Sun | Dec 5, 2021

Earth Today | Caribbean researchers examine option to limit global warming

Published:Thursday | May 27, 2021 | 12:10 AM
Cover of the IPCC special report on global warming of 1.5 degrees Celsius
Cover of the IPCC special report on global warming of 1.5 degrees Celsius

IN THE race to delay global warming of 1.5 degrees Celsius, which presents a significant threat to the Caribbean, regional researchers have turned their attention to solar geoengineering and, in particular, solar radiation management (SRM) as a possible silver lining.

Their findings from phase one of the research into SRM, which looks at reducing the impacts of climate change by reflecting a small amount of inbound sunlight back into space, are published in Atmosphere, in a paper titled ‘The Caribbean and 1.5 degrees Celsius: Is SRM an option?’

The research effort, funded to the tune of US$70,000 by Solar Radiation Management Governance Initiative and led by Dr Leonardo Clarke, examines the Caribbean climate under various scenarios of an SRM-altered versus an SRM-unaltered world for the global warming targets of 1.5, 2.0 and 2.5 degrees Celsius above pre-industrial levels.

“The results show that SRM has the potential to delay attainment of the 1.5, 2.0 and 2.5 degrees Celsius global warming targets. The extent of the delay varies depending on the SRM methodology, but may be beyond mid-century for the 1.5 degrees Celsius goal,” the researchers wrote.

The results come against the background of the Caribbean’s long lobby to limit global warming to 1.5 degrees Celsius, given what is at stake for the region. The warming of the planet fuels climate impacts, including sea-level rise and extreme weather events, such as hurricanes and droughts. These impacts, in turn, put public health, food and water security in jeopardy.

“For instance, at 1.5 degrees Celsius, the Caribbean is projected to experience moderate to extreme drought approximately 16 per cent of the time; a marked increase in the temperature humidity index and severe heat stress for livestock; as well as a 40 per cent reduction in hydropower potential in Afobaka, Suriname,” writes the team, which includes celebrated climate scientist Professor Michael Taylor, Dr Tannecia Stephenson and Abel Centella-Artola.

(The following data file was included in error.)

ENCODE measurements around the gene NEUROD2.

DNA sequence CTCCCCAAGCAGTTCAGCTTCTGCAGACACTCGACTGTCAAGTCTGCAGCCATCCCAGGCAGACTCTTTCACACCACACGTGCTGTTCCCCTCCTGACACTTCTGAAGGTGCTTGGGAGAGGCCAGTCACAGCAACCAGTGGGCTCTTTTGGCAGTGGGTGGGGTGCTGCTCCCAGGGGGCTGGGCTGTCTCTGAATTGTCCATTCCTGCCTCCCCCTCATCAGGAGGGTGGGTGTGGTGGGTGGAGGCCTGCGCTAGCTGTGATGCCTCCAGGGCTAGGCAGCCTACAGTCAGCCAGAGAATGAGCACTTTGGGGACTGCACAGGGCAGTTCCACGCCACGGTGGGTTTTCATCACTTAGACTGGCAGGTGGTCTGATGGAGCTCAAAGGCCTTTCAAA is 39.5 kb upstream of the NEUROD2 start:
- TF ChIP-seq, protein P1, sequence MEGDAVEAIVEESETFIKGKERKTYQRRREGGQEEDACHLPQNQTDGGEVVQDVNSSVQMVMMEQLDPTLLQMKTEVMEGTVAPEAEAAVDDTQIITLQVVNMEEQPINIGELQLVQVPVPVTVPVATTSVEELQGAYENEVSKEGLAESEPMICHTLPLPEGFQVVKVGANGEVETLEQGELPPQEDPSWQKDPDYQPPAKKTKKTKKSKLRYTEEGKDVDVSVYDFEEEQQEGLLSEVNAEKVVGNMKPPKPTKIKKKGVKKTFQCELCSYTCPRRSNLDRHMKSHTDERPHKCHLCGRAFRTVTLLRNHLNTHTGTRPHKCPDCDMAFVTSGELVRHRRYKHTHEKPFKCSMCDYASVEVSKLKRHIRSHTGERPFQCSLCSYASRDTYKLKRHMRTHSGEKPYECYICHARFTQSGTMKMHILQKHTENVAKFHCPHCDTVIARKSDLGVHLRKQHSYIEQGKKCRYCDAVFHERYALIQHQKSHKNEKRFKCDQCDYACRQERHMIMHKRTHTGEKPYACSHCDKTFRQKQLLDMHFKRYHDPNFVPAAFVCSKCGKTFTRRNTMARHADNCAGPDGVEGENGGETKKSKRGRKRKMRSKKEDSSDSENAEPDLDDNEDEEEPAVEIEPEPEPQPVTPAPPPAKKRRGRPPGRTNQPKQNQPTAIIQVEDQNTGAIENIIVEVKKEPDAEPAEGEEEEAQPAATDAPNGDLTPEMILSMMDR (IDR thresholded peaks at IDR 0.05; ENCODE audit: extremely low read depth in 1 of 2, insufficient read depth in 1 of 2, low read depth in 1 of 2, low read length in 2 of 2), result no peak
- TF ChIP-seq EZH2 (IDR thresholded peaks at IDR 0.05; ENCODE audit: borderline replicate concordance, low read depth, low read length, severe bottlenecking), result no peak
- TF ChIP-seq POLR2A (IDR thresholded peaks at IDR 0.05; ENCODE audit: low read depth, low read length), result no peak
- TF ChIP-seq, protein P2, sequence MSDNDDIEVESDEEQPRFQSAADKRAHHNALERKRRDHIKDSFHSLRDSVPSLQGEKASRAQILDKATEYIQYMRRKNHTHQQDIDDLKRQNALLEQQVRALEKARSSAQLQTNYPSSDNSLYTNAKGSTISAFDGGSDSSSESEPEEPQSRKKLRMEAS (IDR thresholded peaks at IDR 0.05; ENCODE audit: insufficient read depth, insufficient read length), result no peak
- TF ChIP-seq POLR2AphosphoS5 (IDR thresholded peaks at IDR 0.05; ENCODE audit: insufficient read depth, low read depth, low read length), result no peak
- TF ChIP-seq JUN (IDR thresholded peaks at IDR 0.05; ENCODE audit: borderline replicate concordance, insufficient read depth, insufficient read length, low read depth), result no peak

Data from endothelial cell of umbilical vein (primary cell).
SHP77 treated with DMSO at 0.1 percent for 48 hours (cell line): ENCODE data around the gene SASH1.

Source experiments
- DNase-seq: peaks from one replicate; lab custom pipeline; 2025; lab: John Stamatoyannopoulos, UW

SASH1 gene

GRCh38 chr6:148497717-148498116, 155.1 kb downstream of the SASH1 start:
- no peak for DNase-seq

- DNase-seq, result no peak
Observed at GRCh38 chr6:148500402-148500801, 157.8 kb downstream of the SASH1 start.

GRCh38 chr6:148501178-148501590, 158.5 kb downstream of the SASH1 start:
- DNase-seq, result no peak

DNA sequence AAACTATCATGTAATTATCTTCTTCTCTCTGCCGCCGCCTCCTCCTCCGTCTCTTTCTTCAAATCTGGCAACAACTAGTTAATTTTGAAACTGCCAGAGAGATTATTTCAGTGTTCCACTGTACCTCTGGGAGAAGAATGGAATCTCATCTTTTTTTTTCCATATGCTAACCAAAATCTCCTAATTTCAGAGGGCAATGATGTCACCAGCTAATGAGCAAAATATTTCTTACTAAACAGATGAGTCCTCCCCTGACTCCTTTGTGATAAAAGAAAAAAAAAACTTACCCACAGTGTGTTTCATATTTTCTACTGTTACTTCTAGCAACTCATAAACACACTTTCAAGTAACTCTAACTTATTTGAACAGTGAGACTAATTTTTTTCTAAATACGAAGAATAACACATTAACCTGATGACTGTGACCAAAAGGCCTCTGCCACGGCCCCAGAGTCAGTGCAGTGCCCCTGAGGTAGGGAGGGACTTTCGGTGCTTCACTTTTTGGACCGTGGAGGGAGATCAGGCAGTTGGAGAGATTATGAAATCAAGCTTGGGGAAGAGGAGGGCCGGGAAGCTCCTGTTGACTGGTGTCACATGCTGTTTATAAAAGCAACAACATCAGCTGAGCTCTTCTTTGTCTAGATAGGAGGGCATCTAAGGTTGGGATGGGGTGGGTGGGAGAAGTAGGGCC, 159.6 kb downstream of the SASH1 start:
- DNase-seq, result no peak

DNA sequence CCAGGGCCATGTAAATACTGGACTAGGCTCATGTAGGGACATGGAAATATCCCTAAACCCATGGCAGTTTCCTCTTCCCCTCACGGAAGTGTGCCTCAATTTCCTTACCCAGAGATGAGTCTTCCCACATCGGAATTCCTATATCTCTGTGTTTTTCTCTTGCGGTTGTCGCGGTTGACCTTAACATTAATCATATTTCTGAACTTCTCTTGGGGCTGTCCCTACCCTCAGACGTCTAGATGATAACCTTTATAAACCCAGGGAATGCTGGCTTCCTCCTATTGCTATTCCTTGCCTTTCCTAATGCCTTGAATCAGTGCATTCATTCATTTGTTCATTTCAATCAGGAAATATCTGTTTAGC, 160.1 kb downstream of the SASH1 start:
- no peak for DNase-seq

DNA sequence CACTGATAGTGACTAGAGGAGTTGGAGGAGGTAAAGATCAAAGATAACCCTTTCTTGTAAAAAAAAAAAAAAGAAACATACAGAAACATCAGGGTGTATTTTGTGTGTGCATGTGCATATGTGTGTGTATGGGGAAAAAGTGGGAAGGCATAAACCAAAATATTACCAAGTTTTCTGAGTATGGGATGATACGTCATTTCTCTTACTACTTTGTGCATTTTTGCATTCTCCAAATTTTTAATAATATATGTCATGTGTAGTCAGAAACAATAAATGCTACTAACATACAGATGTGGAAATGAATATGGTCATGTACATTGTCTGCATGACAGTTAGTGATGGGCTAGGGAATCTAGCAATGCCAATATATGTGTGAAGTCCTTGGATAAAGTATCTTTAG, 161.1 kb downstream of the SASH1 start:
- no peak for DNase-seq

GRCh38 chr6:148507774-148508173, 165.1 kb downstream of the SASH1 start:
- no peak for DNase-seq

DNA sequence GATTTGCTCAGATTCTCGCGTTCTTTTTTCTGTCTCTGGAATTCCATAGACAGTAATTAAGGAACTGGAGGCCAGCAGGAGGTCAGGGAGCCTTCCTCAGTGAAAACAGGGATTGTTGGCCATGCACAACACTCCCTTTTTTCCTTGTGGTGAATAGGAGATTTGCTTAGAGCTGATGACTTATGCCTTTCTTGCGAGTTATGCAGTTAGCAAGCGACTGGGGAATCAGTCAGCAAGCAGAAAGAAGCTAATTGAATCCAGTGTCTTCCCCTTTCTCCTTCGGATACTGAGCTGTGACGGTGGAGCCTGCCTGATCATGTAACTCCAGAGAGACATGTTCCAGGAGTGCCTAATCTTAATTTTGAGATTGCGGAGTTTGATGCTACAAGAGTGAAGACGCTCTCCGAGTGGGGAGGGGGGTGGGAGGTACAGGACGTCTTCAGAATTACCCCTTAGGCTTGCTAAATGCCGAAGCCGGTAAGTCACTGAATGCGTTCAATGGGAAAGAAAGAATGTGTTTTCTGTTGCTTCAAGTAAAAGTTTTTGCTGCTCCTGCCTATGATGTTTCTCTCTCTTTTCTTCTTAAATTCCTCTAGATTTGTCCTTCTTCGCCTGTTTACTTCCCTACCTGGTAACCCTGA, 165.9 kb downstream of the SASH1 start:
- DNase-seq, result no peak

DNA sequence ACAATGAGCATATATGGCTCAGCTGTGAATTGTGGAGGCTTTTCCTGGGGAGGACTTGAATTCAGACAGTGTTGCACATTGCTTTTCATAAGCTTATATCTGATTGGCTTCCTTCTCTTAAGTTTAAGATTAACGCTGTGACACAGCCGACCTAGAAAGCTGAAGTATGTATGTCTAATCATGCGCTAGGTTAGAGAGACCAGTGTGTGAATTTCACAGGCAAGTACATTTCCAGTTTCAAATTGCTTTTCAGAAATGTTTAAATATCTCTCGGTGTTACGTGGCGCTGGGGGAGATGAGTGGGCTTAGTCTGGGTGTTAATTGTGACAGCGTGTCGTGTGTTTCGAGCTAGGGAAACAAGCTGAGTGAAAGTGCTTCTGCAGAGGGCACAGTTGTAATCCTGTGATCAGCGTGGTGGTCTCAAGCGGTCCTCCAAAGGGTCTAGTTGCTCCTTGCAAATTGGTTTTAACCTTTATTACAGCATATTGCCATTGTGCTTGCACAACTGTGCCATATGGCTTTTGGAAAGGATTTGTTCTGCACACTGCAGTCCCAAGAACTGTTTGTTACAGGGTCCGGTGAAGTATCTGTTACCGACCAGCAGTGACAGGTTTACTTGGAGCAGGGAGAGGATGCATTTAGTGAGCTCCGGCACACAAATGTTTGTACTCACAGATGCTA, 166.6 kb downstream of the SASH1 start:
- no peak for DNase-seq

The other researchers are Matthew St M. Williams, Jayaka D. Campbell and Arnoldo Bezanilla-Morlot.

The 1.5 degrees challenge is also clearly reflected in the Intergovernmental Panel on Climate Change’s special report on the subject. It revealed that “limiting warming to 1.5 degrees Celsius is possible within the laws of chemistry and physics, but would require unprecedented transitions in all aspects of society”.

“There are clear benefits to keeping warming to 1.5 degrees Celsius, rather than two degrees Celsius or higher. Every bit of warming matters … Every year matters and every choice matters … . Without increased and urgent mitigation ambition in the coming years, leading to a sharp decline in greenhouse gas emissions by 2030, global warming will surpass 1.5 degrees Celsius in the following decades, leading to irreversible loss of the most fragile ecosystems, and crisis after crisis for the most vulnerable people and societies,” reads a section of the report.


Given what it would take to limit warming to 1.5 degrees Celsius, there has been pessimism about the world’s ability to do it. SRM would appear to offer a way out. However, it is not without some controversy, and the research is in its early stages.

“The higher temperature thresholds (2.0 and 2.5 degrees Celsius) are both still attainable before the end of century once SRM is ceased, raising questions about the value of the initial delay,” noted Clarke and the others of their findings.

“The application of SRM also significantly alters mean Caribbean climate during the global warming target years … . The Caribbean is generally cooler but drier during the 1.5 degrees Celsius years, and similarly cool but less dry for years corresponding to the higher temperature targets,” they added.

There are also other factors at play.

“The decision on whether SRM represents a useful approach to achieving global warming thresholds advocated by Caribbean small island developing states will not only be driven by the impact of SRM on the climate of the Caribbean. We recognise that social, political and ethical factors must also be considered by the region as it weighs the risks,” the researchers said.

“Notwithstanding, knowledge of how the climate might change provides information and a framework for those considerations, especially if SRM is to be equally considered alongside mitigation and adaptation as a potential strategy for combatting climate change’s impact on small island developing states,” they added.